To really go “all in” with Dirac Live, REW and friends, to me a prerequisite would be a dedicated, rectangular, static room for the purpose of music listening and movie watching. I don’t have that. Our living room is constantly changing, pillows (millions of them – my wife’s’ hobby) moving around, small furniture, plants, and curtains frequently repositioned, leaving the parameters of the room constantly changing.
    The conclusion, as of today, is that I probably will give Dirac Live a try, even in combination with REW. Just to get to know “the thing”, learn something new and because I like doing that kind of stuff. If Dirac Live really can improve what I have, I expect it to be marginal at best (then again, I have been wrong before!).
    If I swap permanently from Audyssey to Dirac Live is up to my own laziness-level, not to mention time consuming obligations family wise ;-). Probably the sheer (over?) load of tweaking possibilities is going to be the showstopper for me.
    Thanks again for sharing your experience.
    PS: my favourites in your article: 
    “…. close enough is almost as good a “perfect”!”
    “…. is my hobby, not my obsession!”
    “…. Did you hear a change?” My take: “Middle-aged, I finally can afford decent HiFi gear, but now my ears cannot hear the difference anymore!” D’OH 🙂 lol.

    PPS: just came over how Marantz did word the purpose of Dirac Live in their presentation of the Cinema 40: “…….so, the Dirac Live, I would say, is really for the specialists, the CI dealers, for the guys who REALLY want to go in the extremes and really play around, fiddle around with the setup.”
forward to 33:40

    • Andrew


      Thanks for such a thoughful and well written post. I do believe that we are kindred spirits. The audiophile black hole is all consuming and so hard to escape.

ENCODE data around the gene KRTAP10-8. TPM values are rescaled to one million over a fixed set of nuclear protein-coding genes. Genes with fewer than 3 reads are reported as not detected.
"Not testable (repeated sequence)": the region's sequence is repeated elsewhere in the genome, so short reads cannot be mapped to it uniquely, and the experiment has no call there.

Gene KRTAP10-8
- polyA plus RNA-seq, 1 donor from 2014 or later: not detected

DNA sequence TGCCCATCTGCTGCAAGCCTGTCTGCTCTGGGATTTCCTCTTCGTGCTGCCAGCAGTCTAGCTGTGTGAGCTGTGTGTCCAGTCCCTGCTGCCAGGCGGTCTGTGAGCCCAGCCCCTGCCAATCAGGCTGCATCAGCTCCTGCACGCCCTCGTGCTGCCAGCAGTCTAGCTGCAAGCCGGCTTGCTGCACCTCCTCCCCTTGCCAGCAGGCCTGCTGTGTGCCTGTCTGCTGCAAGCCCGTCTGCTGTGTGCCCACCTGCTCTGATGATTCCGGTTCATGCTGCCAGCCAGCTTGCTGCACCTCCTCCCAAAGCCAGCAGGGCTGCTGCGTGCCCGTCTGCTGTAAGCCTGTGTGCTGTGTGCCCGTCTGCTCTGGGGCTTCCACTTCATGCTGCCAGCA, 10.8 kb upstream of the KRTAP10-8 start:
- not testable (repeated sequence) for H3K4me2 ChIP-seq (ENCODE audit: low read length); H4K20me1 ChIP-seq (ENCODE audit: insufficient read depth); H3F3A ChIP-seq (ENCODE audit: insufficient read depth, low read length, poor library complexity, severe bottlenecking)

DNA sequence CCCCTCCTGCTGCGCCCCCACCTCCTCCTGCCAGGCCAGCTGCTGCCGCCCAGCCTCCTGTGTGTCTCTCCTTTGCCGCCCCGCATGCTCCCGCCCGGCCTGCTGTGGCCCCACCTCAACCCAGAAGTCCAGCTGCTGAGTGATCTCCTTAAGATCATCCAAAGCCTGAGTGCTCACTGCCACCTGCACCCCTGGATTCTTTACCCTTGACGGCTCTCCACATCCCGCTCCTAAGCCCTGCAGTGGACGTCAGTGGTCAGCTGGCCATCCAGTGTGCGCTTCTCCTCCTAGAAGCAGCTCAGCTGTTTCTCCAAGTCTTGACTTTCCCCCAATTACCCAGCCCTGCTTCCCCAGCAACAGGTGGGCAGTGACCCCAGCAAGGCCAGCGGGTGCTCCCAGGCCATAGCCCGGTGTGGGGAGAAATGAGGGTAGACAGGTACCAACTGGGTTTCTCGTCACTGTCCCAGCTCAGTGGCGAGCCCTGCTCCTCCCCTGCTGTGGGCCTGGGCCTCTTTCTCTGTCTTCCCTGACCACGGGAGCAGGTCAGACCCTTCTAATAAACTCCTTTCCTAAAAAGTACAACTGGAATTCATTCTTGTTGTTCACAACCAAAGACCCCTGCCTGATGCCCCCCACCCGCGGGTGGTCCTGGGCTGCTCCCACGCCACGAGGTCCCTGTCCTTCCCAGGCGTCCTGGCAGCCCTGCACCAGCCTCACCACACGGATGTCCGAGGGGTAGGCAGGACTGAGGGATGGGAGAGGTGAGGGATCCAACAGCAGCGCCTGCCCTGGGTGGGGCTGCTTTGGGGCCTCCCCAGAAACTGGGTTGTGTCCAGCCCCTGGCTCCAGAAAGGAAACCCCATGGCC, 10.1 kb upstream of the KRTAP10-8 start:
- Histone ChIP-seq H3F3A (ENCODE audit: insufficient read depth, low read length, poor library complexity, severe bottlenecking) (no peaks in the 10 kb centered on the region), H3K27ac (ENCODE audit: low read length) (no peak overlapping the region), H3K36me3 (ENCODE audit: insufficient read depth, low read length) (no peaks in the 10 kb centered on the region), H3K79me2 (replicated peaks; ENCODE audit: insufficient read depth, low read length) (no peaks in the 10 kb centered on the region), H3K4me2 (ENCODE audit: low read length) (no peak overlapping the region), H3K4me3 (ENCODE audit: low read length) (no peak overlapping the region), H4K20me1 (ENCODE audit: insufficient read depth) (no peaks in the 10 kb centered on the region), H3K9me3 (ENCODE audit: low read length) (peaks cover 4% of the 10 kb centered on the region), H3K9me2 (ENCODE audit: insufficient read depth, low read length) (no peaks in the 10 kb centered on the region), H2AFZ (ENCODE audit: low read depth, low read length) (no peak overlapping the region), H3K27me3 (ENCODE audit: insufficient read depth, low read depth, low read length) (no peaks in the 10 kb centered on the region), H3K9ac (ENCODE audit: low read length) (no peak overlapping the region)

Despite that fact that I have decades of experience in this hobby as an enthusiast (not an expert by any means), I have tried all sorts of things and sadly had to admit that I didn’t hear a differece.

      I still think that Dirac is a powerful, and capable room correction software, and no one should be disappointed with it at all. That said, I still would never recommend anyone spend extra to get Dirac if they already have the highest level of Audyssey available.

      I know that forum people are lighting torches and getting ready to attack me for heresy, but I would dare them to come into my room, with either my x3600 or 7100 and tell me the exact difference between teh two softwares!


  2. Rob

    Well I am an audiophile and used Audyssey and Dirac as well, and you could not be more wrong on your assessment of DIrac. First you really do not need an SPL at all. Second if your MIC is not setup properly on your laptop you will have sound issues, third, yes is more complicated the first time but much more accurate then Audyssey. Audysey colors the sound, Dirac does not, it delivers it as it came, no coloring, no tone control, etc.
    So claiming that you can setup any audio system, that i a huge exaggeration of your part. I guess you just do not like Dirac or you have no clue how to setup.
    My opinion and I am a 40 year audiophile with a lot of hardware.

  3. Bob

    My first comment would be the sound quality of an Onkyo receiver. I’ve been in this industry a long time and would not recommend their products to anyone. MHO